The first edition of was to become “Leonard Maltin’s Movie Guide” was called simply “TV Movies.” It “is a terrible title,” Maltin said in a telephone interview. “A competitor used up a better title, “Movies on TV.” It was actually Maltin’s suggestions for improving that book that convinced the publisher to sign the high school senior.
“I suggested adding a more extensive cast list, the director’s name, and indicating if it was in color or black and white, which was more important then.”
Maltin spoke to the Forward about being a high school nerd, his favorite (and least favorite) films, and davening with Theodore Bikel.
Curt Schleier: Were you a nerd in high school?
“Dressing America,” which debuts September 2 on WNET, is a nostalgic look back at the largely Jewish history of the New York City garment business, replete with interviews of mostly old Jews fondly recalling a bygone era.
Some of those interviewed head well-known fashion brands including Perry Ellis, Nicole Miller and Leslie Fay. (Notably, though they are mentioned, there’s no Donna Karen or Ralph Lauren.) We meet present and former executives of smaller firms, as well as the button, bias and trimming manufacturers that used to dominate the area.
It’s a documentary likely to evoke sentimental reminiscence from viewers old enough to have worked in the garment center, or perhaps their children.
One anecdote from the film is told by a salesman for a start-up. Early on at his company he got a sizable commitment a prominent retailer. The store’s owner insisted on giving the salesman a check immediately — not 30 days after delivery. “He knew how desperately I needed the money,” the salesman recalls.
Can you imagine such a thing happening today? That level of generosity has vanished, as has much of the garment industry in New York. By concentrating on the headquarters — the sales rooms and design centers — the filmmakers leave the false impression that the garment industry still exists. While there is still a segment of the business in Manhattan, it’s not the same industry the filmmakers memorialize.
It’s a bit presumptuous of me to suggest that the History cable network scheduled its two-part “Houdini” mini-series over Labor Day weekend on the theory that most folks will be away from their television. But, if by some chance, that turned out actually to be the network’s strategy, kudos to them.
Houdini is played by Adrien Brody, but not even the Academy Award winner can drum up a performance magical enough to make his character seem real.
He is burdened by Nicholas Meyer’s script, which paints a one-dimensional portrait of a man with daddy issues and who seems to talk exclusively in aphorisms. What could even the greatest thespian do with dialogue like this:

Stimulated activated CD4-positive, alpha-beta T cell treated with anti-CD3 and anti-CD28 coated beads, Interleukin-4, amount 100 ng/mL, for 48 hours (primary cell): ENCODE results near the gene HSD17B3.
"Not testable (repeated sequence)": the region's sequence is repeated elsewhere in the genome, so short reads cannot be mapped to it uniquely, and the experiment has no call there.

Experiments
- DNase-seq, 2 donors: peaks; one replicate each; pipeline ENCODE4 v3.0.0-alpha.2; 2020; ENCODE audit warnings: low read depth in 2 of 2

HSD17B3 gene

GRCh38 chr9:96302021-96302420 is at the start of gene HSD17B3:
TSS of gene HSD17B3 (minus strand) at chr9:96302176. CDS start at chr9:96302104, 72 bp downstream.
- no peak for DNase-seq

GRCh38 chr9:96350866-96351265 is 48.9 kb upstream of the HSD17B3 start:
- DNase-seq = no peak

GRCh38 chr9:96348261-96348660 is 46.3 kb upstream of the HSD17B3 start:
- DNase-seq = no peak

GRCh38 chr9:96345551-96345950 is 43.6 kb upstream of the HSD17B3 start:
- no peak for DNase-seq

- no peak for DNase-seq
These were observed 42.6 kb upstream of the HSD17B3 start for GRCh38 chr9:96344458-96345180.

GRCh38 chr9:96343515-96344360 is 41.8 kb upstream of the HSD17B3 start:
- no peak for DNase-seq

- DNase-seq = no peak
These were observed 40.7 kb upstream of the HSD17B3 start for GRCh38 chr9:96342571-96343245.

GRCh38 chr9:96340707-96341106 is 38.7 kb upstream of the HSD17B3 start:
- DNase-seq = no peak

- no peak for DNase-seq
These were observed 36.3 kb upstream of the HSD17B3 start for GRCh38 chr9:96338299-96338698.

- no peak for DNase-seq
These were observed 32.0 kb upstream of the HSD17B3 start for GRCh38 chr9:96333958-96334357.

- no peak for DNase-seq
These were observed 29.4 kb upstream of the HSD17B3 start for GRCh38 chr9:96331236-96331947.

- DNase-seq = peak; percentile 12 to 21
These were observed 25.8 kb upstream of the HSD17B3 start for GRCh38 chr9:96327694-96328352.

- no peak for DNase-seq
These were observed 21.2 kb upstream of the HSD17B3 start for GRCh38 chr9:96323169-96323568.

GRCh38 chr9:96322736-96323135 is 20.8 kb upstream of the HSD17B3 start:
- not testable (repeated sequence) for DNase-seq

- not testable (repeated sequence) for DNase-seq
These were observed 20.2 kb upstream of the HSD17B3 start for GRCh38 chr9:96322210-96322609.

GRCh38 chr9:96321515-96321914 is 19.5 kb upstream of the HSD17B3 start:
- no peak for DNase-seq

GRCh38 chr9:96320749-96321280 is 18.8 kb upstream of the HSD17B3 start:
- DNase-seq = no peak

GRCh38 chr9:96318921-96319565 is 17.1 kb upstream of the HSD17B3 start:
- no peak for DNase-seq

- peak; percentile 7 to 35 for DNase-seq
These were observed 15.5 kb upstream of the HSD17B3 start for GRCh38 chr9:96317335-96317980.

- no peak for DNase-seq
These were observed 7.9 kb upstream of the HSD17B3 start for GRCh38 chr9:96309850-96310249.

“I love my father. But he was a nobody. I’m not going to be like him.”
“Fear is how I know I’m alive. Not like other people. I don’t escape life. I escape death.”
“The only way to beat death is to put your life on the line. Why was I so compelled to beat death? What was I trying to escape?”
Musician Rosanne Cash reminisces about a purple shirt that once belonged to her legendary father. Designer Cynthia Rowley rhapsodizes about the Girl Scouts sash that helped ignite her entrepreneurial spark. And an octogenarian Holocaust survivor named Dorothy Finger shares memories of a suit made with a bolt of cloth she took from her childhood home — her only possession touched by her late mother.
Their stories are among 67 “sartorial memoirs” in “Worn Stories” (Princeton Architectural Press), a new book inspired by the blog where visitors share their stories about clothing and life experiences. A stark, simple image of an article of clothing — many in an advanced state of wear — accompanies each testimonial.
“Most of the garments aren’t particularly extraordinary by themselves,” says Worn Stories creator Emily Spivack. “It’s only by hearing each story that you recognize the significance. And even though the memories are all very specific, the themes they touch on are universal — family, relationships, a funny moment. They’re all moments in time from a personal and cultural perspective.”
“Shadows From My Past” is a strange amalgam of a documentary. Though it is often amateurish (it has the feel of a home movie) and dated (it includes interviews of people long dead), it is powered by its subject matter and evokes strong emotion.
Gita Weinrauch Kaufman escaped Vienna with her parents and two brothers in 1940. Luckily, the family received U.S. visas on the day they were scheduled to be deported to Dachau. Most of the rest of her relatives, including numerous uncles, aunts and cousins, did not survive. She knew them only as the titular shadows who came alive in a treasure trove of correspondence discovered among her parents’ belongings.
These letters were from desperate people describing their tenuous situations, often begging their kin for help securing visas and money for transit to anywhere but Wien. The missives were sufficiently moving that Gita and her late husband, Curt Kaufman, secured a grant from the Bruno Kreisky Foundation to create an audio-visual presentation about them, leading to an invitation to speak about the correspondence at the University of Vienna.
Gita was at first undecided about returning to the city of her birth, but ultimately did, hoping to discover if Austria had come to grips with its past, so she could come to grips with hers.
According to the production notes Gita and Curt subsequently made multiple trips to Europe.